” (Taylor 2003, 311) With Africa, several historical periods (colonialism, post-colonialism (1970s -1980s) and the Cold War) have privileged dominant actors on the continent (at a region, state and individual non-state actor level). The most dominant relationship is that of the West/previously colonial powers whose influence and economic control over the continent still remains for the sole purpose of “providing capital and consumer goods to exchange for the Third World primary products,” curtailing the industrialisation process on the continent, and relegating
Africa to the periphery in production. (Mittleman 1994, 429). Through the relations here, we see here that the formations of regions according is not a process independent of globalisation, neo-liberal logic and the power dynamics which accelerated new regionalism in the 1990s – whose “ literature locates the new wave of regionalisation process within the ongoing transformation of the global political economy.
” (Taylor 2003, 314) The effect of new regionalism in Africa based on market integration was operationalised through SDI’s and SAP’s, that advanced economic reforms in which: “growth [was] privileged over development in the neo-liberal trickledown prescriptions”, there was a “push for further privatisation and the rolling back of state involvement casting everything within a profit seeking framework which allows very little space for social and ecological implications.
” Additionally “it progressively alienated labour from the production process and collapses the social framework within which gains could be socials shared” increasing inequality and poverty (Taylor 2003, 318, 325) In this framework, regional elites stand to gain from the ownership of factors of production, and polarising effects of the neo-liberal economic reforms. However, whilst they receive a small portion of the profits in relation to the Western regions that precipitate and fund these reforms, they nonetheless eat humble pie and accept it at the expense of the majority who continue to live under the poverty line.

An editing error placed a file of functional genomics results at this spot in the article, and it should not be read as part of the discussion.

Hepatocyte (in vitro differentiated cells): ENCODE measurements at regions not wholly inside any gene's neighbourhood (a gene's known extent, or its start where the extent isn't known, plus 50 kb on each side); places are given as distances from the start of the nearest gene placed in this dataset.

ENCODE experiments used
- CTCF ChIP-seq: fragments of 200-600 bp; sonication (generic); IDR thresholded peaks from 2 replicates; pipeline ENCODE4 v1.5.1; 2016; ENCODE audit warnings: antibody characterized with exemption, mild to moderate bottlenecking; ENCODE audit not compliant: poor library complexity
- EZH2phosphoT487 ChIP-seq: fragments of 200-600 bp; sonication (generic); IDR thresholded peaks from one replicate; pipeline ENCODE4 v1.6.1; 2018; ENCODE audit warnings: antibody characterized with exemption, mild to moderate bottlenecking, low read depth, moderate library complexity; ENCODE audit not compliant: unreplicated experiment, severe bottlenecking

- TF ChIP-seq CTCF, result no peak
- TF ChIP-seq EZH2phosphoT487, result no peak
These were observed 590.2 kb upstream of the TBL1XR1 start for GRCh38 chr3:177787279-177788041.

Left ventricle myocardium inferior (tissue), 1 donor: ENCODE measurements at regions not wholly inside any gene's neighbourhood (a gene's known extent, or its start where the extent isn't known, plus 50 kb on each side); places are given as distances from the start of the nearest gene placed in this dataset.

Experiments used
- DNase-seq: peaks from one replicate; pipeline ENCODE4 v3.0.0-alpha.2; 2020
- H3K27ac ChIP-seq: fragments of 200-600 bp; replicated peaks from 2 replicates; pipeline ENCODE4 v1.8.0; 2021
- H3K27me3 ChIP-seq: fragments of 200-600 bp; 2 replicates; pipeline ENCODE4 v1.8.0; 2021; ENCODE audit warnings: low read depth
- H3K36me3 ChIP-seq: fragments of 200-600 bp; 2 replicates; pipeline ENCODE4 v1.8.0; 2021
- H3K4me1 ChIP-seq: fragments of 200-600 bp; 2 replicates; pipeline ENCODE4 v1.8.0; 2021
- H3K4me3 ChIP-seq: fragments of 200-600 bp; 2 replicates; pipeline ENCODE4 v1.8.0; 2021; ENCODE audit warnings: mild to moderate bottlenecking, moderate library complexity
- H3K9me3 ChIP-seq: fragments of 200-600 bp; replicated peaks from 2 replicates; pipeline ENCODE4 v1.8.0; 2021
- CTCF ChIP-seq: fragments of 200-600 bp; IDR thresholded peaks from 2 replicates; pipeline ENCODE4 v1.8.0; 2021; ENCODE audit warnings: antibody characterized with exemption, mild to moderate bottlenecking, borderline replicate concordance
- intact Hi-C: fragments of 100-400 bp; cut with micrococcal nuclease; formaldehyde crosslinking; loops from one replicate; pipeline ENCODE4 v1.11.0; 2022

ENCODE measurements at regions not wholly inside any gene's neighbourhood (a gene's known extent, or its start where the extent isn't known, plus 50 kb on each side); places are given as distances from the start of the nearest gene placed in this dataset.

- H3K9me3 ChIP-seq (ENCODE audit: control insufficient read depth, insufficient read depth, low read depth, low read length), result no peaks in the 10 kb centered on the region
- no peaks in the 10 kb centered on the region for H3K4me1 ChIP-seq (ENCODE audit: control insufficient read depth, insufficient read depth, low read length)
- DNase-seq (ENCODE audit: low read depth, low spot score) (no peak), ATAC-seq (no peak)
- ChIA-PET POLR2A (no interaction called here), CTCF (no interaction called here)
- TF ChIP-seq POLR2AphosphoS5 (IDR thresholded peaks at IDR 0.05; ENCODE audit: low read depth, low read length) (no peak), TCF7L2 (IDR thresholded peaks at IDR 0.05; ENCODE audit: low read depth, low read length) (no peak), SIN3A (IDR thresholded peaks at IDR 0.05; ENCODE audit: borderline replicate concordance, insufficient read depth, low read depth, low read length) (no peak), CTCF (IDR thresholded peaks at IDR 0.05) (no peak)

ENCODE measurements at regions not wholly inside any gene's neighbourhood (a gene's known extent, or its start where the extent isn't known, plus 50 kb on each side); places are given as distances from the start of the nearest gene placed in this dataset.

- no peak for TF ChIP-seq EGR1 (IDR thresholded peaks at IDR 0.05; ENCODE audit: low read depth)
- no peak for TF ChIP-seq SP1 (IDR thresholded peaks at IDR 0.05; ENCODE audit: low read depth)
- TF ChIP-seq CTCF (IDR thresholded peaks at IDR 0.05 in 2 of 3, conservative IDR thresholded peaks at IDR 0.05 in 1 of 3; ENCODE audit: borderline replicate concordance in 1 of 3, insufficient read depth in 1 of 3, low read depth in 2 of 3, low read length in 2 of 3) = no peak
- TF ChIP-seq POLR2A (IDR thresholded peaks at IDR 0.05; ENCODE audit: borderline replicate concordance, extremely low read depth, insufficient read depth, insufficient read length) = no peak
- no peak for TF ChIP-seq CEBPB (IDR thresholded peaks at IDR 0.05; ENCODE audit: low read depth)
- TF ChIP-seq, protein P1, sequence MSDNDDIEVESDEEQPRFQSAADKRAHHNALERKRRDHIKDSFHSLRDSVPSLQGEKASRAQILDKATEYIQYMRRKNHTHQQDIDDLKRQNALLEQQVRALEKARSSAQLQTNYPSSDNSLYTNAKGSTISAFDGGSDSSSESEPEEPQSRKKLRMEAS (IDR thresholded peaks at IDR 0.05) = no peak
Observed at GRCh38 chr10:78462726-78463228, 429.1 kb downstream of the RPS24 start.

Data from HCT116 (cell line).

The following results cast a dull picture of globalisation’s effects on regionalisation, however it must be noted that it is not globalisation in itself that is bad, globalisation is driven by an economic process, however the but rather the political and ideological underpinnings of it which result in the following consequences. The process of increased interdependence would not be such a terrible phenomenon if it was predicated on a developmental agenda in which interests lie beyond the profit motive.
Taylor for example, although with little hope, attempts to point to regionalism from below as a system that could advance such alternate objectives within these regional frameworks. I myself would advance the notion of developmental integration in which one attempts to address the problems created by the market integration approach through economic and social development. Transnationalisation of production and the division of labour Mittleman also advances the view that globalisation’s most felt effects on regional integration schemes is through
its international division of labour, which he defines as “a set of relationships associated with an exchange of goods produces by individual units namely nation states, [and] the specialisation of a country in a particular trade or product. ” (Mittleman 1994, 428) In the 1930’s a sub-regional, non-utilitarian origin for specialisation existed and the exchange of goods and services across and with states was established.
The transfer of goods was such that the developed world produced capital and consumer goods for the third world and maintained hegemony over industrialisation processes whilst the non-core, third world, was their markets and only produced primary products for export to industrial countries. This relationship has remained dominant in relation to Africa and bi-lateral ties with colonial markets have remained prevalent in the bulk of Africa’s trade patterns today. Region to region trade is not dominant over state to region trade, especially with the European Union and SADC member states.
However in the 1960’s the core decided to de-industrialise and convert to service industries and “newly industrialised countries (NICs) sought to transform their structures of production. ” (Mittleman 1994, 429) Additionally production became capital intensive instead of labour intensive, leading to higher value addition in production and increased profits and a new international division of labour in which modes of coordination of capital-intensive industries within different states, within a region intensified.